Graham predicts no Iran deal until after midterms, floats U.S.-Israel defense treaty
'I don't want a conflict [with Iran]. I'm insistent they don't produce a weapon... Whatever it takes to stop them, I'm willing to do,’ Graham told JI on Thursday
Fresh off a trip to Israel, Sen. Lindsey Graham (R-SC) predicted that a new Iran deal will not be finalized until after the upcoming U.S. midterms and Israeli elections, and previewed plans for multiple legislative initiatives aimed at countering Tehran.
“I don’t think there’s any chance the agreement will be announced before our election, or the Israeli election [set for Nov. 1], because the politics of this agreement are probably not good in either place,” Graham told Jewish Insider on Thursday. But, despite fresh setbacks in the latest round of talks, “I’m assuming that [the administration] will get a deal because they want a deal so badly.”
Graham said he does not see a pathway for Congress to stop a deal from going forward — “We’d have to have a veto-proof [majority], which we won’t get.” He was unsure if there would be 60 votes in the Senate to initially block the deal, in advance of a potential presidential veto, and said that would likely depend on the final shape of the deal.
The South Carolina senator previewed plans to introduce legislation imposing additional sanctions on Iran in response to its attempts to target former U.S. officials on U.S. soil. He also said he anticipates that his bill with Senate Foreign Relations Committee Chair Bob Menendez (D-NJ) requiring regular, comprehensive reports to Congress on the status of Iran’s nuclear and weaponization efforts will pass before the end of the year. He and Menendez are pushing to incorporate it in the 2022 National Defense Authorization Act.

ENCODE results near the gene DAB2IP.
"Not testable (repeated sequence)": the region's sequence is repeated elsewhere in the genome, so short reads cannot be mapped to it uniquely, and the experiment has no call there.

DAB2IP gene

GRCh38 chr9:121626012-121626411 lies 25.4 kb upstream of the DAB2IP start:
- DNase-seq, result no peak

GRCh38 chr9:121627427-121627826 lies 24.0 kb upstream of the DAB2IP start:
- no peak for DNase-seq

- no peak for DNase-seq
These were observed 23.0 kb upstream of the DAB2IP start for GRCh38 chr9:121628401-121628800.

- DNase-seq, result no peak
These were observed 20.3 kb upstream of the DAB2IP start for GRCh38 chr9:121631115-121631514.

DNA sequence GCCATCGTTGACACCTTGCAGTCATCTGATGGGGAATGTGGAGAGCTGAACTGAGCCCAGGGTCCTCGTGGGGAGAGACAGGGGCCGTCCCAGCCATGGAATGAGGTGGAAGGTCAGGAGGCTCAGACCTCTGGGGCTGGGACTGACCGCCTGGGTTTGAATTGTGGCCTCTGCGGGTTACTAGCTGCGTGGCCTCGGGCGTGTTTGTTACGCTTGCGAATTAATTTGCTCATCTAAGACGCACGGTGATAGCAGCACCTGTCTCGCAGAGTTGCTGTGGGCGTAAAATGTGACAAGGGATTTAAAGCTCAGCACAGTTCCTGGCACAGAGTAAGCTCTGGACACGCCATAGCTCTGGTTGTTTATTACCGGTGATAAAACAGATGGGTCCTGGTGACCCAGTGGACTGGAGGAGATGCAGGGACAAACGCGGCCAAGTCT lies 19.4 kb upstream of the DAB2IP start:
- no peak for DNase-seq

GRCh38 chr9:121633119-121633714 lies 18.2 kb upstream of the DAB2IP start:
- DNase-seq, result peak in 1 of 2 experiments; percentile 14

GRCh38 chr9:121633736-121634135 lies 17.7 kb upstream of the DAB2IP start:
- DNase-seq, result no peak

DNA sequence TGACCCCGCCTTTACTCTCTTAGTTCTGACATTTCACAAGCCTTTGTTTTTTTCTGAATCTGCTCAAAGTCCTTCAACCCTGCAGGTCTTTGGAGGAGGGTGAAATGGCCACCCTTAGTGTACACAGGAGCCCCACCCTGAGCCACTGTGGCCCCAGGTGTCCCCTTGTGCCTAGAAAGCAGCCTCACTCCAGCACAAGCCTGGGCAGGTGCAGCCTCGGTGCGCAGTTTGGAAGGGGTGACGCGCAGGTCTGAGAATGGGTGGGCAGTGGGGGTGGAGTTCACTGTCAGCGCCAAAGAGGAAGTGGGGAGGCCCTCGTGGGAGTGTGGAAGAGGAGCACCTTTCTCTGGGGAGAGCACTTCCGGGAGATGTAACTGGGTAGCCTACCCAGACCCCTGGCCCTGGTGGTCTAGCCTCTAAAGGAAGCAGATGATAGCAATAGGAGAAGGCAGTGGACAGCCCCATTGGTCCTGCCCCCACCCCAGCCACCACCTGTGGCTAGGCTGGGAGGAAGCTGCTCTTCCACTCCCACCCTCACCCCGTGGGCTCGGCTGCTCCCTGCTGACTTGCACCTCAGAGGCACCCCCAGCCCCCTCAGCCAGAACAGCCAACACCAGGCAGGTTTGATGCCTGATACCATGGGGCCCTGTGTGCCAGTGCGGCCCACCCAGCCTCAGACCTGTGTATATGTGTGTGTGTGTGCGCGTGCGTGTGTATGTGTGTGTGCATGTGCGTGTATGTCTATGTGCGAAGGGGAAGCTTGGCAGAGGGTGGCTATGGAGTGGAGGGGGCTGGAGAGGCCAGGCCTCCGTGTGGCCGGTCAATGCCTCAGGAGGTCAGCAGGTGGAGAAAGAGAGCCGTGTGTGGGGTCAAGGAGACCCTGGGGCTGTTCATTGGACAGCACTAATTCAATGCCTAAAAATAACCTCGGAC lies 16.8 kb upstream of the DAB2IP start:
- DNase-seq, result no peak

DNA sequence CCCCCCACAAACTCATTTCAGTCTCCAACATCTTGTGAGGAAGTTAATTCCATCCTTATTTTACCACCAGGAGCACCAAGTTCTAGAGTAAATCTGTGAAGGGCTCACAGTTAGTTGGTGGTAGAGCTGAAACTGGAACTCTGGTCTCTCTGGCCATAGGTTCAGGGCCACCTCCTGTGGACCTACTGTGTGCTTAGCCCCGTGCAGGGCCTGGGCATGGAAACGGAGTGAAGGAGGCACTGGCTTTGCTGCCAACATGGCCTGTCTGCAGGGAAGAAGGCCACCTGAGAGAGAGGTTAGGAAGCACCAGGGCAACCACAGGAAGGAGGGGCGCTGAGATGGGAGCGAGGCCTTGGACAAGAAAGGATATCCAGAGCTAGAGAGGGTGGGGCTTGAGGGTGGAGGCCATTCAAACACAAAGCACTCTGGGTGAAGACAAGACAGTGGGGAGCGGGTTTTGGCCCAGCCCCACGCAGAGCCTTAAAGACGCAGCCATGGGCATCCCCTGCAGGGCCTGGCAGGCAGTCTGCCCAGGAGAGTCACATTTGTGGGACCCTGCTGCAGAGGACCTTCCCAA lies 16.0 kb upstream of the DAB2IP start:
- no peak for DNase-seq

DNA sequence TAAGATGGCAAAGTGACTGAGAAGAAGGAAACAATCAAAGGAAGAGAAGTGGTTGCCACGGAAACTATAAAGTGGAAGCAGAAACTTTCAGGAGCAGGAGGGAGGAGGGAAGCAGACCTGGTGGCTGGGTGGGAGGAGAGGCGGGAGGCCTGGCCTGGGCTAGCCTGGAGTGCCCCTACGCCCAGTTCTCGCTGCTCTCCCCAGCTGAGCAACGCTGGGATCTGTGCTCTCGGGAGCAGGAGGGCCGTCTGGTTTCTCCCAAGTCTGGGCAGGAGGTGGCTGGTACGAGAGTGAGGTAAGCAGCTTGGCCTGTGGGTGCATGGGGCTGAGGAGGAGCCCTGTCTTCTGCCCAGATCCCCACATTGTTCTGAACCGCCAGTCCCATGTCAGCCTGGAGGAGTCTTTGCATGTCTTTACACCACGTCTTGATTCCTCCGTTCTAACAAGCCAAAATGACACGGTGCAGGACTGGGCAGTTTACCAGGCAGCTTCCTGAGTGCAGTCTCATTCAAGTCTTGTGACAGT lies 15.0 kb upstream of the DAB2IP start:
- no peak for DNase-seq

That bill is seen as an effort to carve out a more significant role for Congress in Iran policymaking.
Menendez was the co-leader of Graham’s delegation, which returned earlier this week. The two — frequent allies on Iran policy — were joined by Sens. Marcia Blackburn (R-TN), Cindy Hyde-Smith (R-MS) and Cynthia Lummis (R-WY) and Rep. Ronny Jackson (R-TX). The group met with Israeli Prime Minister Yair Lapid and former Prime Minister Benjamin Netanyahu, among others.
Graham said he and Menendez are also examining the possibility of a “limited” binational defense treaty between the U.S. and Israel, regarding “existential threats to the Jewish state.”
Such a proposal would “let the world know that America has Israel’s back when it comes to their existence — and trying to do it in a fashion that we’re not going to take the independent action of the [Israeli Defense Forces] away,” he explained. “This won’t be an American veto of defending Israel, but it will be a commitment in certain circumstances, to provide clarity, that if your goal is to destroy Israel you have to come through us. That is a statement I think needs to be put in writing.”
A formal defense agreement would particularly serve as a deterrent to Iran and other enemies of Israel, he added. In the shorter term, Graham said the administration needs to reestablish a “credible military threat” to Iran, by setting firm red lines and making it clear that the U.S. will destroy Iran’s nuclear program if it crosses those lines.
Blackburn told JI in a separate interview on Thursday that Israeli officials expressed to the group that they’re “incredibly concerned — as they should be — about what is going to transpire with Iran and their ability to enrich uranium,” as well as about the potential windfalls for terrorism that might result from a nuclear deal.
She said that Israeli officials communicated that they’re “grateful” for U.S. aid and support and want to ensure its continuation. She added that the U.S. needs to counter Iran “through our strength” and by ensuring that the regime does not obtain any further funding through sanctions relief.
Graham said he also heard “a lot of concern” from Israeli and U.S. officials about the “deteriorating” security environment in the West Bank and the “floundering” state of the Palestinian Authority.